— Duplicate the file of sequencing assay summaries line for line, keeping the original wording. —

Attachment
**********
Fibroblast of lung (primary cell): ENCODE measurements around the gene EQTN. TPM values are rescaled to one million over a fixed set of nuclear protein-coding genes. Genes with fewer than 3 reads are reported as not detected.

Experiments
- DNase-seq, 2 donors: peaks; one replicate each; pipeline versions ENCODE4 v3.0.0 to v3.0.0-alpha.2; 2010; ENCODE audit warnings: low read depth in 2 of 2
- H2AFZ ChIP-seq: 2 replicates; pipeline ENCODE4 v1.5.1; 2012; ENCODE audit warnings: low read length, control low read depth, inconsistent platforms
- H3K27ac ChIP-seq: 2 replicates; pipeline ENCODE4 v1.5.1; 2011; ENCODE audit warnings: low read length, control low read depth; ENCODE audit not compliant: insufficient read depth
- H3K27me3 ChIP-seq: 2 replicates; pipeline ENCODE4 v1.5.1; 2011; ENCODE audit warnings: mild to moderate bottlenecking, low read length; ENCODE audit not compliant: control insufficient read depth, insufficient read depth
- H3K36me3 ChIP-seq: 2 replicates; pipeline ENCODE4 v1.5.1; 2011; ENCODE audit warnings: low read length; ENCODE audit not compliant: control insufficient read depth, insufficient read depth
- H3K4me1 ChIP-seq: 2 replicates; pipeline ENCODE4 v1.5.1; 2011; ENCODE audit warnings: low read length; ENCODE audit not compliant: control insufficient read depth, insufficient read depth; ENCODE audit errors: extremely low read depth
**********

Fibroblast of lung (primary cell): ENCODE measurements around the gene EQTN. TPM values are rescaled to one million over a fixed set of nuclear protein-coding genes. Genes with fewer than 3 reads are reported as not detected.

Experiments
- DNase-seq, 2 donors: peaks; one replicate each; pipeline versions ENCODE4 v3.0.0 to v3.0.0-alpha.2; 2010; ENCODE audit warnings: low read depth in 2 of 2
- H2AFZ ChIP-seq: 2 replicates; pipeline ENCODE4 v1.5.1; 2012; ENCODE audit warnings: low read length, control low read depth, inconsistent platforms
- H3K27ac ChIP-seq: 2 replicates; pipeline ENCODE4 v1.5.1; 2011; ENCODE audit warnings: low read length, control low read depth; ENCODE audit not compliant: insufficient read depth
- H3K27me3 ChIP-seq: 2 replicates; pipeline ENCODE4 v1.5.1; 2011; ENCODE audit warnings: mild to moderate bottlenecking, low read length; ENCODE audit not compliant: control insufficient read depth, insufficient read depth
- H3K36me3 ChIP-seq: 2 replicates; pipeline ENCODE4 v1.5.1; 2011; ENCODE audit warnings: low read length; ENCODE audit not compliant: control insufficient read depth, insufficient read depth
- H3K4me1 ChIP-seq: 2 replicates; pipeline ENCODE4 v1.5.1; 2011; ENCODE audit warnings: low read length; ENCODE audit not compliant: control insufficient read depth, insufficient read depth; ENCODE audit errors: extremely low read depth